ProBasketballTalk 2014-15 Preview: Atlanta Hawks

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Last season: Until Al Horford went down in December, the Hawks looked like the only Eastern Conference team not named the Miami Heat or Indiana Pacers that wasn’t a complete joke. Even after Horford underwent season-ending surgery to repair a torn right pectoral muscle, they were able to make the playoffs and give the top-seeded Pacers a serious scare in the first round. A lot of that credit goes to the offensive scheme installed by first-year head coach Mike Budenholzer. Newcomers Paul Millsap and DeMarre Carroll thrived in Bud’s spacing-heavy system alongside Kyle Korver, and even the toughest defense in the league found it a nightmare to figure out.

Signature highlight from last season: Korver, who has been one of the deadliest long-range shooters in the NBA for a decade, broke Dana Barros’ long-standing record of 89 consecutive games with at least one made three-pointer. Korver’s streak didn’t end until it reached 127.

Key player changes: The Hawks mostly filled in around the edges, leaving their core as-is but swapping out some role players. They drafted power forward Adreian Payne and signed former Thunder guard Thabo Sefolosha to bolster their perimeter defense. Backup point guard Lou Williams was traded to the Raptors, replaced by Kent Bazemore.

Much more pressing, of course, was the scandal that broke last month. Majority owner Bruce Levenson copped to sending a racially insensitive email about fans attending Hawks games, and agreed to sell his stake in the team. Then, details of even more racially insensitive remarks made by GM Danny Ferry about free-agent forward Luol Deng during a scouting meeting surfaced, kicking off a firestorm that resulted in Ferry taking an indefinite leave of absence.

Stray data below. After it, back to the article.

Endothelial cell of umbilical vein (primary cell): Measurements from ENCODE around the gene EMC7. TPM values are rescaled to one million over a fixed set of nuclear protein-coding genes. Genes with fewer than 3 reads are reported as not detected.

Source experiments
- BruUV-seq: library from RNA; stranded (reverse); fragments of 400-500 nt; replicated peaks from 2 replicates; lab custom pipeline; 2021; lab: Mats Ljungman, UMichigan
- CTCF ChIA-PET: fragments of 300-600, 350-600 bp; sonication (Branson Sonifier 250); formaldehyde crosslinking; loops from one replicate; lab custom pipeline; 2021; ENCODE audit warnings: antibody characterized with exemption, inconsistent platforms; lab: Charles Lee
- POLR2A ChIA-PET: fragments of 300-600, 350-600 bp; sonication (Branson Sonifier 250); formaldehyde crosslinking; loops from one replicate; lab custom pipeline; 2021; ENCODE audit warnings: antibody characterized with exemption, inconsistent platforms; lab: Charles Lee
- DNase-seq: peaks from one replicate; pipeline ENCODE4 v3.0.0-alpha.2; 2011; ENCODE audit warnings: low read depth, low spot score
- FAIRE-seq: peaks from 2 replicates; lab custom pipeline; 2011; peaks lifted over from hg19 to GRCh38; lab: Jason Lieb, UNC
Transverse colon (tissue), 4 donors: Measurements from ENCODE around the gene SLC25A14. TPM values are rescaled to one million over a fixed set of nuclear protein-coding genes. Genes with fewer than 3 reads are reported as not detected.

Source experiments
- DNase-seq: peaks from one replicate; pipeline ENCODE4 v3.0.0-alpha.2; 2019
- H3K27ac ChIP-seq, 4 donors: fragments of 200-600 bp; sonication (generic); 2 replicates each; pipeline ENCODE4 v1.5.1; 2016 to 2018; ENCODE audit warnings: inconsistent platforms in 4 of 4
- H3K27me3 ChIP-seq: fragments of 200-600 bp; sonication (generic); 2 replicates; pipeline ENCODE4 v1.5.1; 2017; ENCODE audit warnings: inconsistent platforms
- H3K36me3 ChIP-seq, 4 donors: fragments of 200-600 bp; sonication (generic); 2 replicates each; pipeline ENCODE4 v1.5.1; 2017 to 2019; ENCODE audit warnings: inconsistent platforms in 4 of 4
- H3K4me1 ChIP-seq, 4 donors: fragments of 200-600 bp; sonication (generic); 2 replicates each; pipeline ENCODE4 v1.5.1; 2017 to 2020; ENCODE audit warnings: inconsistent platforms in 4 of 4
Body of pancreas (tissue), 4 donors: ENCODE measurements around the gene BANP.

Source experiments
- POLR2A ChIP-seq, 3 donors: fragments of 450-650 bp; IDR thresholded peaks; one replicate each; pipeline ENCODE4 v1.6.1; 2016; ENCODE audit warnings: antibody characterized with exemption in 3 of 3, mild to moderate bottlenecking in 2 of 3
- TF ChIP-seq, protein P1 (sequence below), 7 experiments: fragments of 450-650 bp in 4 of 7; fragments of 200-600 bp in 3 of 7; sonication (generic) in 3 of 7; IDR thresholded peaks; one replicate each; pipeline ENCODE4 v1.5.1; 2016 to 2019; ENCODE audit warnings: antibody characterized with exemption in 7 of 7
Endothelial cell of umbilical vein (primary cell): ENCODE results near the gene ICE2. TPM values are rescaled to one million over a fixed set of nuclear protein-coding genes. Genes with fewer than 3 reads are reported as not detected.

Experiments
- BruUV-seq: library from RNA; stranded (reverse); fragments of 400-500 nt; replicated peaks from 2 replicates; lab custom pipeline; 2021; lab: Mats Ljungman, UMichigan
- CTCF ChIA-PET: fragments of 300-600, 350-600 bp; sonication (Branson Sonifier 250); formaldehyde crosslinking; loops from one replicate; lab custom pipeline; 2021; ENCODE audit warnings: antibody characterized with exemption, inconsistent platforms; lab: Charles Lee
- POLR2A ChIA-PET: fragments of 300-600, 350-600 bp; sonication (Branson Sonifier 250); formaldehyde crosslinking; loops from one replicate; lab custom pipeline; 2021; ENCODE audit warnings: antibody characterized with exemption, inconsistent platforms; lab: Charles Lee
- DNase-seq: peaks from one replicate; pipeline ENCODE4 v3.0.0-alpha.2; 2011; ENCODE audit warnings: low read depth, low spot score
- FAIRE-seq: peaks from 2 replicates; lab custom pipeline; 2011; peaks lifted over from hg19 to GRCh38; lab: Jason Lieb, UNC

Keys to the Hawks’ season:

How much of a distraction will the off-the-court mess be to players? The Hawks enter the season with Budenholzer overseeing basketball operations during Ferry’s leave, and ownership in limbo. Even though the roster and coach are relatively stable, situations like this can weigh on teams — just look at the Clippers in the weeks immediately following this spring’s Donald Sterling revelations. They’re going to have to answer questions about it, and at some point a new ownership group will come into play. That’s a lot of uncertainty, but hopefully the players and Budenholzer will be able to tune out the drama and focus on basketball.

Will Horford stay healthy? The Hawks’ 39-43 record last season doesn’t look great on its own, but they played much of the year without their two-time All-Star center. When Horford went down on December 26, the Hawks were 16-13. Over the rest of the season, they went 23-30. Horford has had two season-ending injuries over the last three years, but he’s been largely durable throughout his career and he’s only 28. Budenholzer implemented the five-out lineup after his injury, and although it took some time to get it in place, it was extremely effective by the time the playoffs came around. Horford isn’t an outside shooter, but he’s a skilled defender who gives the Hawks the kind of weapon on both sides of the ball they didn’t have without him.